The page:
Now, a simple blood test to monitor cancer treatment

London: Scientists have devised a new simple blood test that can clearly show whether treatments to reduce tumours is working, a breakthrough which they say could soon revolutionise cancer care.

British researchers, who developed the new blood test, said can closely monitor the progress of tumours without the need for surgery or scans.

In a world first, they used the blood analysis to detect deadly mutations in 20 of 38 patients studied with breast and ovarian cancer. They even managed to build up a picture of how one woman`s breast cancer responded to different treatments over 16 months.

The new test, expected to be available to patients within five years, uses sequencing -- a technique to read genetic code -- to look for tiny pieces of DNA that cancer tumours shed into the bloodstream and are not picked up by current screening methods, the Daily Mail reported.

This could alert doctors when a treatment is not working, allowing them to try alternatives, as well as potentially sparing the patient unnecessary side effects. Currently cancer patients often need to have tissue samples surgically removed for analysis.

In the study, published in journal Science Translational Medicine, the researchers took blood samples from women either before, during or after chemotherapy at Addenbrooke`s Hospital in Cambridge.

Dr Nitzan Rosenfeld, who led the study at the Cancer Research UK Cambridge Research Institute, said: "This type of blood test has the potential to revolutionise the way we diagnose and treat cancer. The great advantage is that it can be used to identify cancer mutations without surgery or a biopsy, making it safer and cheaper."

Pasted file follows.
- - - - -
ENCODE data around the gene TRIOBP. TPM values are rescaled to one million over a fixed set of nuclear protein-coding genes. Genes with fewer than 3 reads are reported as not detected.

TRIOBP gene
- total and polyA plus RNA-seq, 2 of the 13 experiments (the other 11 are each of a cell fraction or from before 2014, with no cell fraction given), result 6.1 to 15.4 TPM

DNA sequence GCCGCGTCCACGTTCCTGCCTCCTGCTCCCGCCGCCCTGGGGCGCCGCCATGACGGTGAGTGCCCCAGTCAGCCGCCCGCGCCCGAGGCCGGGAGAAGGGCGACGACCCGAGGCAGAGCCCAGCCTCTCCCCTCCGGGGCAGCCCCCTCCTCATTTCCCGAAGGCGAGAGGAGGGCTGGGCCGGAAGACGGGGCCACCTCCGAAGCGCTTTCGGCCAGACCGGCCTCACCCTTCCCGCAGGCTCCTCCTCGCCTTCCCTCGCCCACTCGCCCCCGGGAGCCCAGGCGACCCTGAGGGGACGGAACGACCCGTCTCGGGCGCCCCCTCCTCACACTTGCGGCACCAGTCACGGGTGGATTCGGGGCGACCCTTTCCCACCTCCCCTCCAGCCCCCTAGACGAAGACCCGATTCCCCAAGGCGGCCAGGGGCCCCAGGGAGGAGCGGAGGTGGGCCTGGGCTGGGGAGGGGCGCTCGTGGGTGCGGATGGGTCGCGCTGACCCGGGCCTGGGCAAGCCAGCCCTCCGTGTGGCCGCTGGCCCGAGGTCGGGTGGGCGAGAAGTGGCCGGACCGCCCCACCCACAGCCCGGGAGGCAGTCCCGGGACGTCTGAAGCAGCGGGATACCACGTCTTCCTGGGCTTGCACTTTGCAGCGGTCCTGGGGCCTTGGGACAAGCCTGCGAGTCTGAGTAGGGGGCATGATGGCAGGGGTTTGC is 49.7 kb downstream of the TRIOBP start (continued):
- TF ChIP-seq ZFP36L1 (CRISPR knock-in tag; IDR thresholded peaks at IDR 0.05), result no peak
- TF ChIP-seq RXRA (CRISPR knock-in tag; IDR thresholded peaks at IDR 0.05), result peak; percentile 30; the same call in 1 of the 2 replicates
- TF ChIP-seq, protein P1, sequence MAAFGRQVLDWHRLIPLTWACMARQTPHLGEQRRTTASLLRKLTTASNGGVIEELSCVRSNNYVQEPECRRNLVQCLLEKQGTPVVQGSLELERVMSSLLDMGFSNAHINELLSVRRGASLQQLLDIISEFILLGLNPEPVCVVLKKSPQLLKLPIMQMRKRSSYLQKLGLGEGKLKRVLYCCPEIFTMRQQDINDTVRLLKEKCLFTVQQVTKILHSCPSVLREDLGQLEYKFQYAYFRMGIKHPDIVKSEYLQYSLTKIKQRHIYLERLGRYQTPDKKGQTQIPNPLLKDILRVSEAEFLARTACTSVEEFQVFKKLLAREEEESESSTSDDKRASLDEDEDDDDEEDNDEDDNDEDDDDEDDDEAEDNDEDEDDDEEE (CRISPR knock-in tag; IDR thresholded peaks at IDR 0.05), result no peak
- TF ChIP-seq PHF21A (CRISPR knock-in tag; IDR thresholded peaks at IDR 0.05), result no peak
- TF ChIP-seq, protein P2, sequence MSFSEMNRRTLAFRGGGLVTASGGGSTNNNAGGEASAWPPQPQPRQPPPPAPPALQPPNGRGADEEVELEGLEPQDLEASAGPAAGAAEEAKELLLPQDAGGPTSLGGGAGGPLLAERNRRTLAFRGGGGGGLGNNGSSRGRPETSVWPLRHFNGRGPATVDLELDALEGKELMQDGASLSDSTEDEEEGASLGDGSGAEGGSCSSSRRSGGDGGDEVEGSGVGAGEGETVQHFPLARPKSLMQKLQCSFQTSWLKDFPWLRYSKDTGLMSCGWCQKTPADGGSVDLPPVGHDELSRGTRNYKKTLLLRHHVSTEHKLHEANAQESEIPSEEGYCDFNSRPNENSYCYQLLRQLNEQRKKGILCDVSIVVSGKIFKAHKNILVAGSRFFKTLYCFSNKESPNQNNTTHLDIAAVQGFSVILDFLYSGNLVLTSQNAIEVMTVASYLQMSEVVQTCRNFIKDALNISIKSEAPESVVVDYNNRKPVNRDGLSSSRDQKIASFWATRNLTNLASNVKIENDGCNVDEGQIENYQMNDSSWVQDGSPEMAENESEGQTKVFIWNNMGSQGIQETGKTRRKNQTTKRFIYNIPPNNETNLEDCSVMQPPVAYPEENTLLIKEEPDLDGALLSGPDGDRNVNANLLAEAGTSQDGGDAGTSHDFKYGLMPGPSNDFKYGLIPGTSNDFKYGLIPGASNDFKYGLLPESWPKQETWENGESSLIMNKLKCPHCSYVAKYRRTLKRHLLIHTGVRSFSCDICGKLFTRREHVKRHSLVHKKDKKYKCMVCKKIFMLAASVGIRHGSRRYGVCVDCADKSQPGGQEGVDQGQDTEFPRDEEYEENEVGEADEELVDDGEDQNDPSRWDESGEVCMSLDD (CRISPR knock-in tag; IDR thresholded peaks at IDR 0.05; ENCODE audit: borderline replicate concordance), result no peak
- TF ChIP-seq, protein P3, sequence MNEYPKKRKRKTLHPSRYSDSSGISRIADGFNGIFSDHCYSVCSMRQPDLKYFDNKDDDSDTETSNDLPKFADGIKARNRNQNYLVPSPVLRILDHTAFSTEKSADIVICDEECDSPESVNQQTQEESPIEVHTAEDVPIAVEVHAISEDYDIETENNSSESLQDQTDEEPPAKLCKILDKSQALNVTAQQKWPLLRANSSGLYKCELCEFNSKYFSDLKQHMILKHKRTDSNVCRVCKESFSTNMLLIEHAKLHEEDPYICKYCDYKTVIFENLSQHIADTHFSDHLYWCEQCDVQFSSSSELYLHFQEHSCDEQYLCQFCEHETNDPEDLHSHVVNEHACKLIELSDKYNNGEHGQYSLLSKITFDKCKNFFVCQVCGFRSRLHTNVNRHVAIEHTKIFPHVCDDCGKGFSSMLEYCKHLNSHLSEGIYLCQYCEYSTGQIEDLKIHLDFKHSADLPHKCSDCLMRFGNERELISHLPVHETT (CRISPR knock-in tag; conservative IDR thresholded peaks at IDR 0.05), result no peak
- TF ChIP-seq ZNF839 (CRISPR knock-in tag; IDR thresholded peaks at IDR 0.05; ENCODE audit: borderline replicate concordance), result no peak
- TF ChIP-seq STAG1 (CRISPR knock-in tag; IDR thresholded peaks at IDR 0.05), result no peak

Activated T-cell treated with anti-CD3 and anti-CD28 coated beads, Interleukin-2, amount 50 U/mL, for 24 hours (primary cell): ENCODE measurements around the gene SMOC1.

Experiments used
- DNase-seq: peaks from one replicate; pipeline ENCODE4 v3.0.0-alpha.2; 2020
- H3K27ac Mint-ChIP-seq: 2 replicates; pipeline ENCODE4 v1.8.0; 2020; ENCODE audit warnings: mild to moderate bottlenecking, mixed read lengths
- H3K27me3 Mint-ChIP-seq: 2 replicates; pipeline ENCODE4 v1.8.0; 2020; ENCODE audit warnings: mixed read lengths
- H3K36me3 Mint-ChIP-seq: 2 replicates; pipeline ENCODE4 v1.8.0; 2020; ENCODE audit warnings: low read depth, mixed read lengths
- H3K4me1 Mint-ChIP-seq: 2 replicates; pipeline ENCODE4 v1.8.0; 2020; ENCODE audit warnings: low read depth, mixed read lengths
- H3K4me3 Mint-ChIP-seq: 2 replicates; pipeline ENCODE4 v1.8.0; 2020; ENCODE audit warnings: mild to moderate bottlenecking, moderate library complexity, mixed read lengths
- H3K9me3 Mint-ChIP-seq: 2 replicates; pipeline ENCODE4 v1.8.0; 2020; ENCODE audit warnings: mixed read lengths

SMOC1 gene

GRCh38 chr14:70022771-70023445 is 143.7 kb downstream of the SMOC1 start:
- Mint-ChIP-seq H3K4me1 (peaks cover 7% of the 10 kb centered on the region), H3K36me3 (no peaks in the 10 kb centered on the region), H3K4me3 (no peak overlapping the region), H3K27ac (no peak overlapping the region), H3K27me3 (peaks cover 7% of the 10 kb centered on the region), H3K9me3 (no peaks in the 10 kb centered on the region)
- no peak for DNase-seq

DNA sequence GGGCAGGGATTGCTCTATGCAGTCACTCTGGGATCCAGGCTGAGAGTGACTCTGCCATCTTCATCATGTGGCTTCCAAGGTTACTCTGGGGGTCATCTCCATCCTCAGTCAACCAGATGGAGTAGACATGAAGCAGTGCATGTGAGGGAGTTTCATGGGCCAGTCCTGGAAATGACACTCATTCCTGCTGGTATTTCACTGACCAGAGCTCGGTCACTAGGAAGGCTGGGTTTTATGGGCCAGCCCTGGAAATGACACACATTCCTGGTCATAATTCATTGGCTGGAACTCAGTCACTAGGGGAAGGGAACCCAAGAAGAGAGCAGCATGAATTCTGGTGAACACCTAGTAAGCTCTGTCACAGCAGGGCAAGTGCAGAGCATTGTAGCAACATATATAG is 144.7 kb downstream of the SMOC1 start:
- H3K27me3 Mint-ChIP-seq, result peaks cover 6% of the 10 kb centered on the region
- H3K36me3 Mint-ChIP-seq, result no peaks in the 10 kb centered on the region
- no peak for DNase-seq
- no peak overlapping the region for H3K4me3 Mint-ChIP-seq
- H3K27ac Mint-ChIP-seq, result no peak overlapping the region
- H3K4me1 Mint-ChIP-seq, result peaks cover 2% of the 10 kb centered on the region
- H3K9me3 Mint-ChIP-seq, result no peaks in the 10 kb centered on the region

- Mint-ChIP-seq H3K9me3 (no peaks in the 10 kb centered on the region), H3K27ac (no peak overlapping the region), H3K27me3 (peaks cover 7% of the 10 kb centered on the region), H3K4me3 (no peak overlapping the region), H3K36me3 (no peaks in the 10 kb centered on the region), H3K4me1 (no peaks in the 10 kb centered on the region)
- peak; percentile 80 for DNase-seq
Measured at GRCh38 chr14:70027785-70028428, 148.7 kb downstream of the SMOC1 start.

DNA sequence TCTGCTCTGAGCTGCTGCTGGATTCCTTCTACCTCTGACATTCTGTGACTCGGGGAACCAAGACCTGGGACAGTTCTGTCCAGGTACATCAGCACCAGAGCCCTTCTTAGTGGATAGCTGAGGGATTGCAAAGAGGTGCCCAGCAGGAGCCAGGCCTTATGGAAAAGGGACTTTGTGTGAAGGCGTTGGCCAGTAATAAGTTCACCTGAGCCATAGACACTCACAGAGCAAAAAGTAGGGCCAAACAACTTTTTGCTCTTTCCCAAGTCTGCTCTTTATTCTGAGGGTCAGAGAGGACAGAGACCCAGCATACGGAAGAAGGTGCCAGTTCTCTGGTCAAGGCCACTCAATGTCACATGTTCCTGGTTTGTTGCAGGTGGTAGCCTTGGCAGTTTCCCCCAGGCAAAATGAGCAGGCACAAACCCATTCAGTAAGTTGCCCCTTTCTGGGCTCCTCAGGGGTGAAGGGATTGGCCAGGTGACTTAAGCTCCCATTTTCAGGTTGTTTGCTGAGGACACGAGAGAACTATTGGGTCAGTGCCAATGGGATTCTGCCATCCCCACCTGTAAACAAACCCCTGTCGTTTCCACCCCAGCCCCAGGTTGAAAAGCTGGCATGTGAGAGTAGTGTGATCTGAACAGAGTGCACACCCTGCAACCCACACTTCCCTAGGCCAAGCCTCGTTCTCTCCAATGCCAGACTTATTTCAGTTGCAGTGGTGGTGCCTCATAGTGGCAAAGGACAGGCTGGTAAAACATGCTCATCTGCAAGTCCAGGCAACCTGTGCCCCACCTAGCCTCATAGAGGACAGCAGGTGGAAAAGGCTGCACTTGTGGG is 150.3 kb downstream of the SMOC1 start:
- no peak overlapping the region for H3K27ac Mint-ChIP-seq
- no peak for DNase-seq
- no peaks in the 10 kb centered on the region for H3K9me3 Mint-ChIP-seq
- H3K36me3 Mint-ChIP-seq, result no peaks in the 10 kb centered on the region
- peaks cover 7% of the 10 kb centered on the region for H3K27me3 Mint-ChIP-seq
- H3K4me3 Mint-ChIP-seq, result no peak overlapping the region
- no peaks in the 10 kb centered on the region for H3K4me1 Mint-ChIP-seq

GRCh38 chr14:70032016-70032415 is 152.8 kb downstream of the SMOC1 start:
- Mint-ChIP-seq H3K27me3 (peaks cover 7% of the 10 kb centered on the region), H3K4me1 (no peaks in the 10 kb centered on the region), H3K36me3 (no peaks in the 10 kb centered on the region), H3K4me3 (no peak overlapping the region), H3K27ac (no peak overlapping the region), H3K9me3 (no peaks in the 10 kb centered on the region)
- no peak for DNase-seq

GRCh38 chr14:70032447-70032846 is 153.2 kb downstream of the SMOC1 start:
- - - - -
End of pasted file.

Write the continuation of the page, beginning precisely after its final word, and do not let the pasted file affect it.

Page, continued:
DNA sequencing is widely used, but Rosenfeld`s team found a way to home in on key genes known to be "cancer hot spots" and analyse them in detail.

This is the first time entire genes have been analysed from a blood test, which enabled the researchers to examine 20,000 possible mutations in six cancer-related genes.

Using a blood sample from a 56-year-old woman with breast cancer, the researchers were able to see in retrospect that the first type of treatment she was given had not worked.

Dr Rosenfeld said: "We could see in a blood test what the doctors could only see using extensive imaging. It suggests that if we had looked at a different time point, we may have been able to spot it earlier.

"Doctors could try different types of chemotherapy or refer patients to a specific clinical trial. It broadens the scope for more personalised medicine."

He said more tests would be needed to see which cancers could be detected by this process, but there was no reason why it would not work if scientists targeted the right gene.

Co-author Dr James Brenton said: "I think these results are very exciting because work from us and others really says now that blood could be an important way of measuring response and finding these mutations.

"It offers us an opportunity to follow the disease in real time as it changes, helping us to respond and change the treatments we use."


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